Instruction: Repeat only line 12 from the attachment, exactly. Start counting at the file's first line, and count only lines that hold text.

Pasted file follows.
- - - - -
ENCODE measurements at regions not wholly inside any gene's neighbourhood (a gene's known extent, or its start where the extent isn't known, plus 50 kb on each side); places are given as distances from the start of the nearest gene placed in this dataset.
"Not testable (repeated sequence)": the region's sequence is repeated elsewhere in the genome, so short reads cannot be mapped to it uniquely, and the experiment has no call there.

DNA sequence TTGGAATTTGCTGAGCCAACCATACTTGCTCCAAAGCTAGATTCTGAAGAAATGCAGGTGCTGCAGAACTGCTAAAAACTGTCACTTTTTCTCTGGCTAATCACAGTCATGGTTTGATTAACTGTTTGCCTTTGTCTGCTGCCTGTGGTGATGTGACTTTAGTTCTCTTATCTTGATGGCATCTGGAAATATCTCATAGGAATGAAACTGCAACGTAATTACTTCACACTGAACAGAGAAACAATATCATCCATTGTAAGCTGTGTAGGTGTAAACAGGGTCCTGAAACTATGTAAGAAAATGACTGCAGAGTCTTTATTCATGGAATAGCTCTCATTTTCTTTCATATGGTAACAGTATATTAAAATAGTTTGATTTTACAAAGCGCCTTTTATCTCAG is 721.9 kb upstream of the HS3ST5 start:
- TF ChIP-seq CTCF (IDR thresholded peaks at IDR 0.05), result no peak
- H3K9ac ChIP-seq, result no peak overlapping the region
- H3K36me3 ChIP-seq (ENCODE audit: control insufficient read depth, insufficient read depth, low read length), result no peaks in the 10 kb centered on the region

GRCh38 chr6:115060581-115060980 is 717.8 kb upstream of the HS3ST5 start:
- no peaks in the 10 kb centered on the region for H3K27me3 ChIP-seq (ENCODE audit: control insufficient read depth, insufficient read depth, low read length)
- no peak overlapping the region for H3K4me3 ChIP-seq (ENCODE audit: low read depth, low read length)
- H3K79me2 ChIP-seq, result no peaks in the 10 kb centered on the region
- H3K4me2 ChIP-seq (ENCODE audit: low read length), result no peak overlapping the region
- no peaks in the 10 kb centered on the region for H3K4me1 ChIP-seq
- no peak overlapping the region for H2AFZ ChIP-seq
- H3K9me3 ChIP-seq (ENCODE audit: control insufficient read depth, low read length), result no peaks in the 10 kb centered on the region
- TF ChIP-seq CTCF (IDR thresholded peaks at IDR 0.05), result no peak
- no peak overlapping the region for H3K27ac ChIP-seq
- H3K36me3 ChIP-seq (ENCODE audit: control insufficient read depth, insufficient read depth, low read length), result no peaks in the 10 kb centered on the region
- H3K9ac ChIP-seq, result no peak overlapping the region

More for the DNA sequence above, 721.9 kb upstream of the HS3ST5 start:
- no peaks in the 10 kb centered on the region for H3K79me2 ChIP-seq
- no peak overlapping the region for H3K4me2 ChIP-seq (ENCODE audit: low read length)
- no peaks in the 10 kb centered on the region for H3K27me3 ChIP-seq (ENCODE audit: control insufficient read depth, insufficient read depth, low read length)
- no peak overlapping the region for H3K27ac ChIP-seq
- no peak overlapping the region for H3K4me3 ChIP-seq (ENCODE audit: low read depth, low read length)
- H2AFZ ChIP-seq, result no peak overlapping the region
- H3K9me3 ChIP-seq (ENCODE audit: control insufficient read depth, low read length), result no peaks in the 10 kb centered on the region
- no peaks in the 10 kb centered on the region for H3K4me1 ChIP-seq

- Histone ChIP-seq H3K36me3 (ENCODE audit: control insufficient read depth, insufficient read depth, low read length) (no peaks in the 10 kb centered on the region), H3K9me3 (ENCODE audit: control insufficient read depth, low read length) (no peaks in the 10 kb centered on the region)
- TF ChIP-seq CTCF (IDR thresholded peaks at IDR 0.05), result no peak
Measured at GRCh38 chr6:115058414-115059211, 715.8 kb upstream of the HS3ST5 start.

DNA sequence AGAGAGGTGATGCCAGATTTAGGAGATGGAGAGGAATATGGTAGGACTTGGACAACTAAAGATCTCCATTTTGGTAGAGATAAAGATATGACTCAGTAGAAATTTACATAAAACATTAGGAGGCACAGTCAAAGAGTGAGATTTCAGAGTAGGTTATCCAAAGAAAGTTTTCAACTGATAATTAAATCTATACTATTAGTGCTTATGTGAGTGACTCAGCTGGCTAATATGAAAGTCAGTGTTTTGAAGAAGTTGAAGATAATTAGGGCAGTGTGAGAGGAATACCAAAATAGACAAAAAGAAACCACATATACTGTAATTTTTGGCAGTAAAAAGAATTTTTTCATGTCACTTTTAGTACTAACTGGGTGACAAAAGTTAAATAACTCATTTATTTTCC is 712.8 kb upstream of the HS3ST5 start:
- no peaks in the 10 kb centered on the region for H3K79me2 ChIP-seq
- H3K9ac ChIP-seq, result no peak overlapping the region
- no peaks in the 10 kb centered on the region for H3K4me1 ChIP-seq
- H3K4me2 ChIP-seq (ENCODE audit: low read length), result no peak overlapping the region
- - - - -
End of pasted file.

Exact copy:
- no peaks in the 10 kb centered on the region for H3K4me1 ChIP-seq